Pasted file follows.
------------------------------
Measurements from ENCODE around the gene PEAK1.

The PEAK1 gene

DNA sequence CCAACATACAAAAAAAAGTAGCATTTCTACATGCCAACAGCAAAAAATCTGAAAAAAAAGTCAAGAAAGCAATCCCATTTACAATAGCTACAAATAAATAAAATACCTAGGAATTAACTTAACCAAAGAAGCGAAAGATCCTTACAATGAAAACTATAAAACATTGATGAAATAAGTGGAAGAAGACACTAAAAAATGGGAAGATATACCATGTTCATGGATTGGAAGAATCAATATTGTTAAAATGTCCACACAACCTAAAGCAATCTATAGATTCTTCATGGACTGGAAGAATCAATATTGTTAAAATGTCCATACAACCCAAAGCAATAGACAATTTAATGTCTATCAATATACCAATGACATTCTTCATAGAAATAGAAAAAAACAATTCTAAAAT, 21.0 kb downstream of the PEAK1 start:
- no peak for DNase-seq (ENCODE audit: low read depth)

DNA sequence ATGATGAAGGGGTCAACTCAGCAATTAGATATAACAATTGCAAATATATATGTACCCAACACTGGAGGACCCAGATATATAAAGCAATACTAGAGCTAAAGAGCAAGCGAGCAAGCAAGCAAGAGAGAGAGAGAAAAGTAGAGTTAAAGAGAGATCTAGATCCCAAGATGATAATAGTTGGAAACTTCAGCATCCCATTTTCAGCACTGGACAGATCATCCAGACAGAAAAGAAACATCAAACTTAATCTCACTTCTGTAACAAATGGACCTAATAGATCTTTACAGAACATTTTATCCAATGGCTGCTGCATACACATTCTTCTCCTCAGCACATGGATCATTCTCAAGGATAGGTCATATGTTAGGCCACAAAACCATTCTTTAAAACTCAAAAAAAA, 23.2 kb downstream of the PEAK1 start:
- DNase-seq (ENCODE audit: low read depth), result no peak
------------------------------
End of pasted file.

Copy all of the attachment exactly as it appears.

Measurements from ENCODE around the gene PEAK1.

The PEAK1 gene

DNA sequence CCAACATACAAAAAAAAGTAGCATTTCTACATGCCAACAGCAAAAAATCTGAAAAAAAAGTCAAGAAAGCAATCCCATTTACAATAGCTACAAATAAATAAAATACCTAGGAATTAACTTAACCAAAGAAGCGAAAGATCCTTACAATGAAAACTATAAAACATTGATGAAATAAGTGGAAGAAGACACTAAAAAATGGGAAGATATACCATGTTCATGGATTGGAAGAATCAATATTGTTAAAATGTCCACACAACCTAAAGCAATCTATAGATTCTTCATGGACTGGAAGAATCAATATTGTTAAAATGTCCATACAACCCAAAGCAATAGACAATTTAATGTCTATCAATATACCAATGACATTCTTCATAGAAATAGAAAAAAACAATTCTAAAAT, 21.0 kb downstream of the PEAK1 start:
- no peak for DNase-seq (ENCODE audit: low read depth)

DNA sequence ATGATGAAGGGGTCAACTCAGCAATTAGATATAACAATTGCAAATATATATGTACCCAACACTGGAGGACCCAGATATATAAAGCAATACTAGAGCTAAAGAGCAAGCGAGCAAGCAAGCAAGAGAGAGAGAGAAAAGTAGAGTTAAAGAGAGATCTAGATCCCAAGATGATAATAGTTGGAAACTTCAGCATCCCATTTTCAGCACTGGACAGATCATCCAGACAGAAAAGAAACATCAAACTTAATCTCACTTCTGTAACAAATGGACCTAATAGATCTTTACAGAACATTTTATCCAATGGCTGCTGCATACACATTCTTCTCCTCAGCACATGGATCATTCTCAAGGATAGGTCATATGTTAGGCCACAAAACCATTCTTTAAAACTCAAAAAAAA, 23.2 kb downstream of the PEAK1 start:
- DNase-seq (ENCODE audit: low read depth), result no peak